A team member needs to have clarity of their own preferences and style, and how that affects other people before they can positively influence other team members. Once team members have an understanding of themselves, and their impact on others, they can then start to adapt their behaviours and approaches. They will then work more effectively with their colleagues for the benefit of the team as a whole.

There are many tools and tests which can be used to help team members get more knowledge of themselves. Personality and occupational questionnaires explore aspects such as preferences and attitudes, motivations, interests and values, how people do things and how they are likely to behave in certain situations. Many of these psychometric tests need to be administered and the results fed back by qualifies users. This ensures the best possible outcome and understanding from the test and that the results can be explored in detail through discussion to achieve the maximum benefit.

Standards and behaviours

Defining and agreeing a set of clear standards and behaviours for team member interaction may sound somewhat over the top. However, having a set of ‘ground rules’ can make a real difference to how a team performs. Defining the expectations removes any ambiguity and gives the team a framework to operate within. The expectations around standards and behaviours could cover areas such as respect of each other and team processes, participation and contribution, collaboration, trust and keeping promises. However, working with team members to develop their own set will encourage their engagement and buy-in.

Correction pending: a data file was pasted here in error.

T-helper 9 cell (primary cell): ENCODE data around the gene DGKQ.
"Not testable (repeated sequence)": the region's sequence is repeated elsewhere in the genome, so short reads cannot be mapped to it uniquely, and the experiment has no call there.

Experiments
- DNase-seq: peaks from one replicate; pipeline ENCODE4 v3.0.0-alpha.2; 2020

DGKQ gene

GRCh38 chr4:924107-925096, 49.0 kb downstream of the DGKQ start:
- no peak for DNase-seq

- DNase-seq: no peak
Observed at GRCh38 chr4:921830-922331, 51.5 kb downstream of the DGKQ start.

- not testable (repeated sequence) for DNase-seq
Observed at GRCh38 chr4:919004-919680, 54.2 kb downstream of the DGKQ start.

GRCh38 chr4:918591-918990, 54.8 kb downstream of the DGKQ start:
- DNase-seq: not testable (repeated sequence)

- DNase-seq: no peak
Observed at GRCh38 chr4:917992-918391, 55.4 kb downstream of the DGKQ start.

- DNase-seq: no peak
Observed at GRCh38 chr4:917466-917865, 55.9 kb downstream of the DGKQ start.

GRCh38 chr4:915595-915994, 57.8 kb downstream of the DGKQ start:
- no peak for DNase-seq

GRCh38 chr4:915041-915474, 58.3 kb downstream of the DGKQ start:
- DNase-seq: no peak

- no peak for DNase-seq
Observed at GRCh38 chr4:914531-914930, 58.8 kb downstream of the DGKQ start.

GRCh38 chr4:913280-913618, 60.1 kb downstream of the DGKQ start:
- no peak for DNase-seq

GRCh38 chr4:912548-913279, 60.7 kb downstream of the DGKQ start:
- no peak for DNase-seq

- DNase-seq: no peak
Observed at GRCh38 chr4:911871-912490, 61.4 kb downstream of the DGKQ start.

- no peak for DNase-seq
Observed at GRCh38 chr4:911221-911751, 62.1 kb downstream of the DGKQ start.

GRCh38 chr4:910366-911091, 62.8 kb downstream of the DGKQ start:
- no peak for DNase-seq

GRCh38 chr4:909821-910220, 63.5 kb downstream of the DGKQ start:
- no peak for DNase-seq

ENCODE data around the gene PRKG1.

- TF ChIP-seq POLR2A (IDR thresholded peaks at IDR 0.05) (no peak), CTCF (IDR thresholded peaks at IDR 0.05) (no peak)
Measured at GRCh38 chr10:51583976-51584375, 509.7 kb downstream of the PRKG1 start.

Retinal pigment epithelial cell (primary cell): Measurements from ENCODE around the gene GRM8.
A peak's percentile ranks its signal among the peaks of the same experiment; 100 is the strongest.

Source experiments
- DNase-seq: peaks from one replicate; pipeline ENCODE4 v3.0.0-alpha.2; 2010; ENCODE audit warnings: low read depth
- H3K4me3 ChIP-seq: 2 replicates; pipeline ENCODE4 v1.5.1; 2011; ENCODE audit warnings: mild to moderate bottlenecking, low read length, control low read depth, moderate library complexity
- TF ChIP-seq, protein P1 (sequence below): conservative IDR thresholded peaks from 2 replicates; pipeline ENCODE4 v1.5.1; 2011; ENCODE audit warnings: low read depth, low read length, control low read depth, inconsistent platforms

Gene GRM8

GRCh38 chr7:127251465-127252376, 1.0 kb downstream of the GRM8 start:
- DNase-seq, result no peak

My high performing team framework covers four aspects.

  • Purpose – define why the team exists
  • People – understand who is in the team
  • Processes – define how the team operates
  • Progress – measure and report what the team does

The Purpose was covered in my blog ‘What’s the point of your team?’ This one has touched on the People piece. Future blogs will focus on the Processes and Progress pieces.

Andrew Deighton

Owner of AWD Development Solutions Ltd.

 

About the author

I set up AWD Development Solutions in April 2014 after a 26-year career at Rolls-Royce plc. I’m a professionally qualified people development specialist with an initial background in engineering so my solutions are practical and pragmatic. I’ve worked globally in senior Employee Development and Human Resources positions.

The purpose of AWD Development Solutions is to help businesses and organisations to grow by building and developing high performing teams, and developing highly effective team leaders and team members to improve team performance.

If you’d like to talk about how I could help you develop yourself, your teams or your business then please get in touch by emailing andrew@awddevelopmentsolutions.com

 

high performing team, team building, team development